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Vasectomy

MagazineApril 2009 (Vol. 20 Issue 1)Vasectomy

Q) I have been a long-term WDDTY sub-scriber since 1988, and am planning to have a vasectomy

Q) I have been a long-term WDDTY sub-scriber since 1988, and am planning to have a vasectomy.

I need your help in making a decision about which type of operation to have. Most vasec-tomies are now 'no-scalpel' types, but I cannot find any information about whether to opt for an open or closed vas. I am inclined towards an open type, but which would you consider better?-R.C., Co Leitrim, Ireland

A) Your nitty-gritty question reflects the growing sophis-tication of this increasingly popular sterilization tech-nique. Since first becoming available in the late 1950s, vasectomy is now a routine, outpatients procedure. Worldwide, an estimated one in 20 couples now rely on vasectomy for contraception, although the national averages vary hugely-in the UK, for example, it's one in five couples.

However, despite its routineness, relatively few clinical trials have tested the various possible techniques, perhaps because the operation is so simple. All it involves is severing the vas deferens, the sperm-carrying tube in the scrotum. However, there may be complications such as prolonged inflammation and bleeding, chronic pain and bruising, and even heart problems. Sometimes, the operation fails outright, although this is said to be becoming rarer. 'No-scalpel' vasectomy (NSV) is rapidly taking over from the older cut-and-snip operation. The major difference is that the scrotum is pierced rather than incised. Using the pierced hole, the vas is hooked out, a short length of it removed and the cut ends reinserted into the scrotum. NSV causes less bleeding, bruising and pain during surgery, less postoperative pain and a quicker resumption of sexual activity. (Cochrane Database Syst Rev, 2007; 2: CD004112).

Your question has to do with the cut ends of the vas: should they be left open, or sewn shut? In the early days, both ends were routinely sutured, but there's now a school of thought that says that the sperm-producing end of the vas should be kept open. The idea is that preventing the sperm from escaping could cause a buildup of pressure within the vas, leading to pain. This appears to be borne out by the facts. In one study, the closed-end technique produced prolonged pain in 6 per cent of men compared with2 per cent with the open method (Contraception, 1992; 46: 521).

However, the open technique is not without its own set of problems. There is an increased risk of sperm granulomas, where the sperm cause the formation of knotty lumps that are around half a centimetre in diameter. These may cause pain like a kidney spasm and last for up to a year (Ugeskr Laeger, 1990; 152: 2282-4).

Another issue is the success rate of the operation. China has one of the worst records, with a failure rate of nearly 10 per cent. In the West, upto 2 per cent of vasectomies fail to work, but the rate varies considerably among the various techniques.

The most reliable method appears to be the crudest. Cauterizing the vas (burning it shut) appears to have the lowest failure rate (BMC Urol, 2004; 4: 12).

The open technique you favour may be less reliable because the sperm granulomata can lead to the formation of a 'bridge' between the two severed ends, allowing sperm to flow again. However, as there is little hard data on this so-called 'recanal-ization' issue, and it's not necessarily permanent, it may be a risk that you are prepared to take.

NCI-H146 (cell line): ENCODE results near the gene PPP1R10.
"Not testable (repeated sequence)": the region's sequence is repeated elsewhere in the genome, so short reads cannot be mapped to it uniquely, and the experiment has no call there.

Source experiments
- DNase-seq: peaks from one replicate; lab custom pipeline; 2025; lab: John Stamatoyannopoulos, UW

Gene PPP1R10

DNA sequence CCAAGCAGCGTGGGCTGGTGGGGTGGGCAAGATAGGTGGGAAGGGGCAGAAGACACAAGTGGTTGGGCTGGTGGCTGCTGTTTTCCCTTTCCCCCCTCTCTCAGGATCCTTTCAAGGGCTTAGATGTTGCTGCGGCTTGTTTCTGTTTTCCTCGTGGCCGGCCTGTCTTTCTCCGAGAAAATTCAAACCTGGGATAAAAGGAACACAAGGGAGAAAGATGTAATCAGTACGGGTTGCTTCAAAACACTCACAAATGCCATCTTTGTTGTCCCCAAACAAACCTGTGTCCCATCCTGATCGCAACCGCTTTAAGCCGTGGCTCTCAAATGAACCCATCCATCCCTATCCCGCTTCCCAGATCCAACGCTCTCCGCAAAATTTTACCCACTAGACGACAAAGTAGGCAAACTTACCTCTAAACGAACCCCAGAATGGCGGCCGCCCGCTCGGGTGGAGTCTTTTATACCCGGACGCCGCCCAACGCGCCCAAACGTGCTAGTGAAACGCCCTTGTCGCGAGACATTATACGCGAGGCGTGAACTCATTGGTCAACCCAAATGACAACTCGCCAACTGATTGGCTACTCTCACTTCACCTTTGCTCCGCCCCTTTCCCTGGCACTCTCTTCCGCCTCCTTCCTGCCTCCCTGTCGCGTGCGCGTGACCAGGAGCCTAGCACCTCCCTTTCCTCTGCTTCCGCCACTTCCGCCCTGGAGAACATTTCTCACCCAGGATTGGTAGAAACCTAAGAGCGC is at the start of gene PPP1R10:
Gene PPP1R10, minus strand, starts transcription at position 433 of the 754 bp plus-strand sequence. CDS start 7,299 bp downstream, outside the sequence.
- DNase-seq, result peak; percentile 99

One advantage of the open-ended technique is if you change your mind, as reversing this operation is easier.

However, there are still those issues as to whether vasectomy causes cancer (see box below), and what happens to the antibodies to sperm found in the blood of men who have had the procedure.

In this light, you may wish to consider an alternative form of contraception, one that carries no question marks over its long-term safety.

Does vasectomy cause disease?

Over the years, there have been many concerns over the health consequences of vasectomy, with fears that either preventing or allowing sperm release could cause disease. What's more, antibodies to sperm are routinely found in the blood of most vasectomized men, so could this be bad news, too?

With over 30 years of data, the most recent review of the evidence has found an "unexpected and unexplainable" increase in lung cancer deaths, but a reduction in others such as colorectal and kidney cancers. These were explained away as being "chance findings"; nevertheless, the crude figures show a relatively small (10 per cent) increase in death rates among men who had a vasectomy more than 20 years ago. On the other hand, more recent vasectomy shows fewer cancer deaths than expected (Fertil Steril, 2000; 73: 923-36).

There has also been particular fears over prostate cancer, with some doctors screening for prostate risk, or discouraging vasectomy in men with a family history of the cancer. This has been a huge area of controversy, mainly because the epidemiological data are conflicting. For example, a recent statistical survey of all New Zealand vasectomies found no increase in prostate cancer (JAMA, 2002; 287: 3110-5), whereas a similar but larger survey in the US showed an almost threefold increase in 'low-grade' prostate cancer risk (Cancer Causes Control, 2005; 16: 1189-94).

However, some experts believe such a connection is spurious, as the possibility of 'detection bias' cannot be ruled out. Simply put, people with vasectomy are more likely to be screened for prostate cancer, so it is inevitable that more such cancers will be found.


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